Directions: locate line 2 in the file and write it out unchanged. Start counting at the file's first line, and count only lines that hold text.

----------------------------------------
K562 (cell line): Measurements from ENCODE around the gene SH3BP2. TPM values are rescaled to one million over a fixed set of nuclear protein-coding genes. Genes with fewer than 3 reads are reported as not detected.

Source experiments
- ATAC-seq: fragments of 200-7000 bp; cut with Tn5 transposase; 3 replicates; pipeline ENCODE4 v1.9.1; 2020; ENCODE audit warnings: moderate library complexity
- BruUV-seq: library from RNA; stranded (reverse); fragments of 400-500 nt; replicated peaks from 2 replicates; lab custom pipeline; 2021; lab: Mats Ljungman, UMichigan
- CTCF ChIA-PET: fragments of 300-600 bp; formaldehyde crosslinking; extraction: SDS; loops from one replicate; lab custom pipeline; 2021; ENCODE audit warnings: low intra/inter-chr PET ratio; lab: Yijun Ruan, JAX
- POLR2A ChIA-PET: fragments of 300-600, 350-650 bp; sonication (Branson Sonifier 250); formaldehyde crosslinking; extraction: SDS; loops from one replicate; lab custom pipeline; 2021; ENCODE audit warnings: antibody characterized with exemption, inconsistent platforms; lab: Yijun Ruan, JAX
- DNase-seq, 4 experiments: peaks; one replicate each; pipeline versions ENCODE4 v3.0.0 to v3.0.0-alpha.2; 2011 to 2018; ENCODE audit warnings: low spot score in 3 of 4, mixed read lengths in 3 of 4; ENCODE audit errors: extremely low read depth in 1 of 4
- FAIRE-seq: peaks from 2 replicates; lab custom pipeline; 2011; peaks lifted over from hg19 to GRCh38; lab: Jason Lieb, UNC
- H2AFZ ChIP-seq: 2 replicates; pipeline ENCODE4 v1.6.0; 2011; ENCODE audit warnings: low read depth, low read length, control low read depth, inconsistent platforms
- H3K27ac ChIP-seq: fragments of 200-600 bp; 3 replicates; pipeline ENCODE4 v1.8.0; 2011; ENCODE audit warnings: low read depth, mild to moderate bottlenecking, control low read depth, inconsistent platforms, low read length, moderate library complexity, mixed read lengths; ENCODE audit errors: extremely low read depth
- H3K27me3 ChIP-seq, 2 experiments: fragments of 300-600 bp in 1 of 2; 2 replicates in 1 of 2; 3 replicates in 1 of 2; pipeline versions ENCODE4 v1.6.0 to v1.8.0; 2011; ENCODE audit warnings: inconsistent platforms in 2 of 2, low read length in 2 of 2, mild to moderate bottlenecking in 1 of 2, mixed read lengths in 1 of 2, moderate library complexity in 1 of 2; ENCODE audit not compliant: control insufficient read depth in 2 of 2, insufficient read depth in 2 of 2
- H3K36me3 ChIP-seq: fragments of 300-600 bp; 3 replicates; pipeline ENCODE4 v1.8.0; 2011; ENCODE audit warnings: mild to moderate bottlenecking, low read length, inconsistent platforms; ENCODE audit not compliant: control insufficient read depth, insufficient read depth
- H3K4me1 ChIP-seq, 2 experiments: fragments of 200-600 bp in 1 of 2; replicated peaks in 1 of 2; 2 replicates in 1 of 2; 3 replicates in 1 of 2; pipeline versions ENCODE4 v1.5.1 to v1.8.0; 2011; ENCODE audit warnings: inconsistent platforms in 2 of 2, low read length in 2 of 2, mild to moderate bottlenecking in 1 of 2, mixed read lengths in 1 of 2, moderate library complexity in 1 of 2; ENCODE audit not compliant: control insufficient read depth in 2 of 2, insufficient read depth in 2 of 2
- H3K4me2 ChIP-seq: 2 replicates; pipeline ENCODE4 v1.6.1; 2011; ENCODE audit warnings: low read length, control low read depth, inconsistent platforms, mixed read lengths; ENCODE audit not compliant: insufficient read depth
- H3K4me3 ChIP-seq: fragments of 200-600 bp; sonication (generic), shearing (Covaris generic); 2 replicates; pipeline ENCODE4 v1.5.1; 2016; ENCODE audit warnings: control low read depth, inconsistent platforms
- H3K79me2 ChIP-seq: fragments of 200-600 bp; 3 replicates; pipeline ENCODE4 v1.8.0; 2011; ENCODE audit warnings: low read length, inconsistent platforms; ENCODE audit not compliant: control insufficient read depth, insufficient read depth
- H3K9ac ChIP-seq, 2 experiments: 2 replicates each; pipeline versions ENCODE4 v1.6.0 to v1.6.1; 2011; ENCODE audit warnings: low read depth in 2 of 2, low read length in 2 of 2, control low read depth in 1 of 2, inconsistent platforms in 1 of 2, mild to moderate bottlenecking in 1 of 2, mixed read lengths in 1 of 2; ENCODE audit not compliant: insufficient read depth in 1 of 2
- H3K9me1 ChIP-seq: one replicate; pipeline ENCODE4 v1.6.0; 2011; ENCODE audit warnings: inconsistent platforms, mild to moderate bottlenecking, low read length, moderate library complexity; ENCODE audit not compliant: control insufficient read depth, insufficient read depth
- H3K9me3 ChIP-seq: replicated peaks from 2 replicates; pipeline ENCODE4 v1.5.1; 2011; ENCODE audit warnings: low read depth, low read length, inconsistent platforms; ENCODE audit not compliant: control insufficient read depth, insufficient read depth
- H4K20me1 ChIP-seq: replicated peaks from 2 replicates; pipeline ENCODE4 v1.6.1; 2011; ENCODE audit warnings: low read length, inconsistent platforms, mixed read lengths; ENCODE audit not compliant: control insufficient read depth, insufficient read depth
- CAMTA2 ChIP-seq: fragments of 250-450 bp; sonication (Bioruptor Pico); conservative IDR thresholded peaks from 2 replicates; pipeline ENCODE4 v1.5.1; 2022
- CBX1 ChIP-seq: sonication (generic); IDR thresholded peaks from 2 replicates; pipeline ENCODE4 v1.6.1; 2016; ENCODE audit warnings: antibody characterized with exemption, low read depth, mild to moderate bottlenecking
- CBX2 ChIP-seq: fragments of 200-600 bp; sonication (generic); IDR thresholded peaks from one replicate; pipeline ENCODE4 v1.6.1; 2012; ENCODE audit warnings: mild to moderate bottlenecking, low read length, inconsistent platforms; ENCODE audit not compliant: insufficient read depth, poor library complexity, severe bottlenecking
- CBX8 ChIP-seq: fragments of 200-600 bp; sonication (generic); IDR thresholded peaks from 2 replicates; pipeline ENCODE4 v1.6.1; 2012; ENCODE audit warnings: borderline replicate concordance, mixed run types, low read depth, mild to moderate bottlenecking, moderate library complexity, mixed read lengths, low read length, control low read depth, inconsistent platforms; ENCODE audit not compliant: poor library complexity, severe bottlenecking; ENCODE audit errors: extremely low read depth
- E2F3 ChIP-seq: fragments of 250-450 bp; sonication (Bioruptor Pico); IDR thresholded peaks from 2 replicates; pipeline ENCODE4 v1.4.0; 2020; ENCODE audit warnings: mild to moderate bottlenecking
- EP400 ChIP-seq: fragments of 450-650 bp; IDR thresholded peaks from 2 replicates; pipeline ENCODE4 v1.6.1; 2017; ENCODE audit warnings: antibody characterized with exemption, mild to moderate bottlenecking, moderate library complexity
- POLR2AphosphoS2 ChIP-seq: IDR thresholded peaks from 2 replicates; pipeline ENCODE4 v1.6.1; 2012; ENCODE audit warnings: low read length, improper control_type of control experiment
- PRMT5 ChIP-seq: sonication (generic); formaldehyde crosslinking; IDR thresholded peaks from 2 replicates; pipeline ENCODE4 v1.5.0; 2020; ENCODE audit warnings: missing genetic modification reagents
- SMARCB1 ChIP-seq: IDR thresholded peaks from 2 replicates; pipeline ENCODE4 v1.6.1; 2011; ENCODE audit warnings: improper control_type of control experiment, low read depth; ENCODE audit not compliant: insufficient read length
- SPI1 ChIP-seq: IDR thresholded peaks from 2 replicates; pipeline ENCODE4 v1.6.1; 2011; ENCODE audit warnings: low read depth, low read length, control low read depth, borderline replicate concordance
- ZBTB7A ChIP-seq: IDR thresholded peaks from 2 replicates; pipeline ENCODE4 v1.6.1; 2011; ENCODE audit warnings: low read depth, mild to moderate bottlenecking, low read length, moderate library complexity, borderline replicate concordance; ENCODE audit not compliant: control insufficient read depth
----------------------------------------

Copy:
Source experiments